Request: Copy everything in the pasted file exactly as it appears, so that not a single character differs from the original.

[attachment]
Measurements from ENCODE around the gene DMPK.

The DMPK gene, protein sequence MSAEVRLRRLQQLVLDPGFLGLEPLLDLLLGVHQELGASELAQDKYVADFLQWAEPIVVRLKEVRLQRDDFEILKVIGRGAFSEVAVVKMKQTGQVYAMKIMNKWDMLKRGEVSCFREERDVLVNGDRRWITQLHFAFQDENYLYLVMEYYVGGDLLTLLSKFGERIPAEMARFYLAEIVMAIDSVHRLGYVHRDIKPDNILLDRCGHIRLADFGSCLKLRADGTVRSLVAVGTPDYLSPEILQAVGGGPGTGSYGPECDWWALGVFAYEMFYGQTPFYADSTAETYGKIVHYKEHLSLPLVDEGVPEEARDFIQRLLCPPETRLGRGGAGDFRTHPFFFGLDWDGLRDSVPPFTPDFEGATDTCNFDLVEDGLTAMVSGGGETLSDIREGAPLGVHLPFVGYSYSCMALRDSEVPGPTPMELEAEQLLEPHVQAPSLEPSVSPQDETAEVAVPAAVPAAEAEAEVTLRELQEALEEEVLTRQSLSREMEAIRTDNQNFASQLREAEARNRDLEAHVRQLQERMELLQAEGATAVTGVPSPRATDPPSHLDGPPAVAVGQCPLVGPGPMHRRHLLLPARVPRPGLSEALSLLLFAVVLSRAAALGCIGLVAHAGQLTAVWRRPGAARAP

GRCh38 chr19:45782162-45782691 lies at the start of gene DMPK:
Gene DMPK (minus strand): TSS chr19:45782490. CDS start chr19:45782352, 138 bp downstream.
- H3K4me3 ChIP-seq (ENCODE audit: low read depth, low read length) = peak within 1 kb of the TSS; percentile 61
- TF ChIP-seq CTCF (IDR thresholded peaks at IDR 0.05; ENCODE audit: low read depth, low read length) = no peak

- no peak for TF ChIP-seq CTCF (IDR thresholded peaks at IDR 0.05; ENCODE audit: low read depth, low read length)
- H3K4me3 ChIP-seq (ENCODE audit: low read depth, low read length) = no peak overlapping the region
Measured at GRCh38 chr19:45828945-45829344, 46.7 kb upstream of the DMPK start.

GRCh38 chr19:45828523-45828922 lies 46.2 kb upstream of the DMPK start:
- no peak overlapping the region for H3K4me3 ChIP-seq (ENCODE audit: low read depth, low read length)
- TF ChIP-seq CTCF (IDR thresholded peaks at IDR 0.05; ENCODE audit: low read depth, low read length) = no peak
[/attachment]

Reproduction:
Measurements from ENCODE around the gene DMPK.

The DMPK gene, protein sequence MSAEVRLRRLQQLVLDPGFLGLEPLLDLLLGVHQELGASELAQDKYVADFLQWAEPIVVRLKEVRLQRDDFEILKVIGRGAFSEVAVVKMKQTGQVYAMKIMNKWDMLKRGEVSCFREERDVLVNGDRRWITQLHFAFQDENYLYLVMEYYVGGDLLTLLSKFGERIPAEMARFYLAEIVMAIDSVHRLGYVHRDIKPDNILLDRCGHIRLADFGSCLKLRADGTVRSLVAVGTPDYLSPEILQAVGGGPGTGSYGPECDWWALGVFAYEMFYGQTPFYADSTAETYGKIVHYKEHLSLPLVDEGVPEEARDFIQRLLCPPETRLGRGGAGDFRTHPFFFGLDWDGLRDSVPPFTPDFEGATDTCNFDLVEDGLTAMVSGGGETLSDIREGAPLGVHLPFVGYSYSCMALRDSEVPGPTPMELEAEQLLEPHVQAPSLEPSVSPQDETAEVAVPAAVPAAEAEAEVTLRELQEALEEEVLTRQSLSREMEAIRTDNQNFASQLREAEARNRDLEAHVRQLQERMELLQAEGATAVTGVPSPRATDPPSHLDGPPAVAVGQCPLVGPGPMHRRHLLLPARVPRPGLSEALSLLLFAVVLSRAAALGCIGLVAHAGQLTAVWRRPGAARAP

GRCh38 chr19:45782162-45782691 lies at the start of gene DMPK:
Gene DMPK (minus strand): TSS chr19:45782490. CDS start chr19:45782352, 138 bp downstream.
- H3K4me3 ChIP-seq (ENCODE audit: low read depth, low read length) = peak within 1 kb of the TSS; percentile 61
- TF ChIP-seq CTCF (IDR thresholded peaks at IDR 0.05; ENCODE audit: low read depth, low read length) = no peak

- no peak for TF ChIP-seq CTCF (IDR thresholded peaks at IDR 0.05; ENCODE audit: low read depth, low read length)
- H3K4me3 ChIP-seq (ENCODE audit: low read depth, low read length) = no peak overlapping the region
Measured at GRCh38 chr19:45828945-45829344, 46.7 kb upstream of the DMPK start.

GRCh38 chr19:45828523-45828922 lies 46.2 kb upstream of the DMPK start:
- no peak overlapping the region for H3K4me3 ChIP-seq (ENCODE audit: low read depth, low read length)
- TF ChIP-seq CTCF (IDR thresholded peaks at IDR 0.05; ENCODE audit: low read depth, low read length) = no peak